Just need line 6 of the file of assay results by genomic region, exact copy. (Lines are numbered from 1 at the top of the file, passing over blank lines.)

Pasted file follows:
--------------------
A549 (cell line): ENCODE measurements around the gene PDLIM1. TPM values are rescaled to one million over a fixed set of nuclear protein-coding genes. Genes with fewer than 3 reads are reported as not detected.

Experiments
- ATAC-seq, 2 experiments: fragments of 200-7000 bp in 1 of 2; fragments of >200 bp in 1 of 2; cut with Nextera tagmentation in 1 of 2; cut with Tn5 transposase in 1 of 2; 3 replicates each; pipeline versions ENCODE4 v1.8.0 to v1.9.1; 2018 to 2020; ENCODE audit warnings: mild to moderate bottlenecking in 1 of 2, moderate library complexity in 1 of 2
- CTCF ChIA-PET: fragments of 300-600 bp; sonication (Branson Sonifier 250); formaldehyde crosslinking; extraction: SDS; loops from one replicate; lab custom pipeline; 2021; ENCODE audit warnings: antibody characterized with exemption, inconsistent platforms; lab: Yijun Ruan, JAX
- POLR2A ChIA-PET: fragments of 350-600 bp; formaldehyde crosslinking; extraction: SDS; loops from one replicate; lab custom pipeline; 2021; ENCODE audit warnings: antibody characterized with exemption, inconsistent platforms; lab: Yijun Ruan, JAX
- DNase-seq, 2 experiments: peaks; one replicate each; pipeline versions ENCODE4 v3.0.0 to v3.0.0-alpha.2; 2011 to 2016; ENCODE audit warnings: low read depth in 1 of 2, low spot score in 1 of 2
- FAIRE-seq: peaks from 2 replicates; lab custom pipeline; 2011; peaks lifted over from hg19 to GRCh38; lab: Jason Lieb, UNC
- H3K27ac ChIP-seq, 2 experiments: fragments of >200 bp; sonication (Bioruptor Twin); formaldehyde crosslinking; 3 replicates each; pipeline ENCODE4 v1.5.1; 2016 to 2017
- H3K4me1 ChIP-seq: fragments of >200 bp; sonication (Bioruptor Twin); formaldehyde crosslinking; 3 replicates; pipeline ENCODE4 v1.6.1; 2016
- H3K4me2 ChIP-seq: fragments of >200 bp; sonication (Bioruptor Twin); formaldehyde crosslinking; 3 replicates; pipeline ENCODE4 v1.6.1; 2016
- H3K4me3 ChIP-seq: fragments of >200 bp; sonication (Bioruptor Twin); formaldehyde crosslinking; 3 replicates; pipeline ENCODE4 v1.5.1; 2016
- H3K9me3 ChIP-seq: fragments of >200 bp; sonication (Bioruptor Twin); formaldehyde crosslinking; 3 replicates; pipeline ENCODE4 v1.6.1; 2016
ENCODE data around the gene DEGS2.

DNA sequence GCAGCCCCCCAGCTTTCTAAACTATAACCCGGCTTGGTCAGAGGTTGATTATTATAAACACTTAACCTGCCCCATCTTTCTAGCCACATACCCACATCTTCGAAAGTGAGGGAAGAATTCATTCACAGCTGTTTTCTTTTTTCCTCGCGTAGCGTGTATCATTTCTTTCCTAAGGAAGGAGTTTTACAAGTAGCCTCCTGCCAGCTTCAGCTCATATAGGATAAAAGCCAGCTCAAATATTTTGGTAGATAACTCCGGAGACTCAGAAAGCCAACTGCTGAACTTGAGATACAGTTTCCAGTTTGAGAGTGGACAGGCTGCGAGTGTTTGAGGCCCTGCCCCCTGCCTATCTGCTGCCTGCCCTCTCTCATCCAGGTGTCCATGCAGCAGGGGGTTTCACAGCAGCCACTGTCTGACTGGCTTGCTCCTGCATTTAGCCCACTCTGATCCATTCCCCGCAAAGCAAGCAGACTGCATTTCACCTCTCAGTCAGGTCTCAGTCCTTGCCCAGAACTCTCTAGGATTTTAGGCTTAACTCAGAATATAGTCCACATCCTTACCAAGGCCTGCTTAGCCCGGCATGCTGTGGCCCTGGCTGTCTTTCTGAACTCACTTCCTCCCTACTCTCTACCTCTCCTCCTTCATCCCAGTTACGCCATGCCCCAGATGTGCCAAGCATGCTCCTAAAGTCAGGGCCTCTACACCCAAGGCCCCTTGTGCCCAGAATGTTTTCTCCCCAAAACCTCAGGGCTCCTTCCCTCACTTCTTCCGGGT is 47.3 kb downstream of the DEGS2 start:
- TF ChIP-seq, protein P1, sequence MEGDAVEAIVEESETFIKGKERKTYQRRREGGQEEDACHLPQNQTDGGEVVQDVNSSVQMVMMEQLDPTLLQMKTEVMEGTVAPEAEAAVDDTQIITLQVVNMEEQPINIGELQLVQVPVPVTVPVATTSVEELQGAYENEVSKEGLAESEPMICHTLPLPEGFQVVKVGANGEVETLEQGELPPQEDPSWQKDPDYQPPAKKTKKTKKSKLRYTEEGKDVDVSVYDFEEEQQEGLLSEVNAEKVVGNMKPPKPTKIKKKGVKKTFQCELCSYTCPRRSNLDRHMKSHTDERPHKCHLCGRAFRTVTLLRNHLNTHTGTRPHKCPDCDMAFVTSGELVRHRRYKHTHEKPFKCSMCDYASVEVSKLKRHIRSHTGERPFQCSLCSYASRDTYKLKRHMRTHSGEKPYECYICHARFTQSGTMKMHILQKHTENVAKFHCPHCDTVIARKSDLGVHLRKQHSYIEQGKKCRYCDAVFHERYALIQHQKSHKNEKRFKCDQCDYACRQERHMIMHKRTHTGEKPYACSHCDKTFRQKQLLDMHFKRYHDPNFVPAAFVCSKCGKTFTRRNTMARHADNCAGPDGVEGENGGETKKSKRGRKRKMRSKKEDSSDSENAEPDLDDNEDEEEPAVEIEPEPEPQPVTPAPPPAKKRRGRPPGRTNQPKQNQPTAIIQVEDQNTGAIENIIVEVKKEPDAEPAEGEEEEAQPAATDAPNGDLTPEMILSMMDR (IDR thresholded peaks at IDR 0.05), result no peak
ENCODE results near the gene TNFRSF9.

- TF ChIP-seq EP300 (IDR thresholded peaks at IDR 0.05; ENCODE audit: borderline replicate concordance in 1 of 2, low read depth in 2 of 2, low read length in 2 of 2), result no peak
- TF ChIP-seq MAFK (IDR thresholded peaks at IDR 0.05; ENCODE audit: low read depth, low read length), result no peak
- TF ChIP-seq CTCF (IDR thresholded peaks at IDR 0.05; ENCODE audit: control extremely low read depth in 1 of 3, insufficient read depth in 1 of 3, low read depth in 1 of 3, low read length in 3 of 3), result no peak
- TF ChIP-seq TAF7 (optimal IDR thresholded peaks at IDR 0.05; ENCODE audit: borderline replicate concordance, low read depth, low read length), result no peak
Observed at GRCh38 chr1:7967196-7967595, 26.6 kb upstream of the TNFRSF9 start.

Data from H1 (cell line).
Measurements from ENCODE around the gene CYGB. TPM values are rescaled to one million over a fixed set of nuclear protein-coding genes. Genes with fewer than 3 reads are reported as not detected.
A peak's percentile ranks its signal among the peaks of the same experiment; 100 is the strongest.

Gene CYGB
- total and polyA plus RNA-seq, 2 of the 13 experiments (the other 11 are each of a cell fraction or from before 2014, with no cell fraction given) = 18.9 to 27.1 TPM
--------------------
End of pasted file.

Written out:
- DNase-seq, 2 experiments: peaks; one replicate each; pipeline versions ENCODE4 v3.0.0 to v3.0.0-alpha.2; 2011 to 2016; ENCODE audit warnings: low read depth in 1 of 2, low spot score in 1 of 2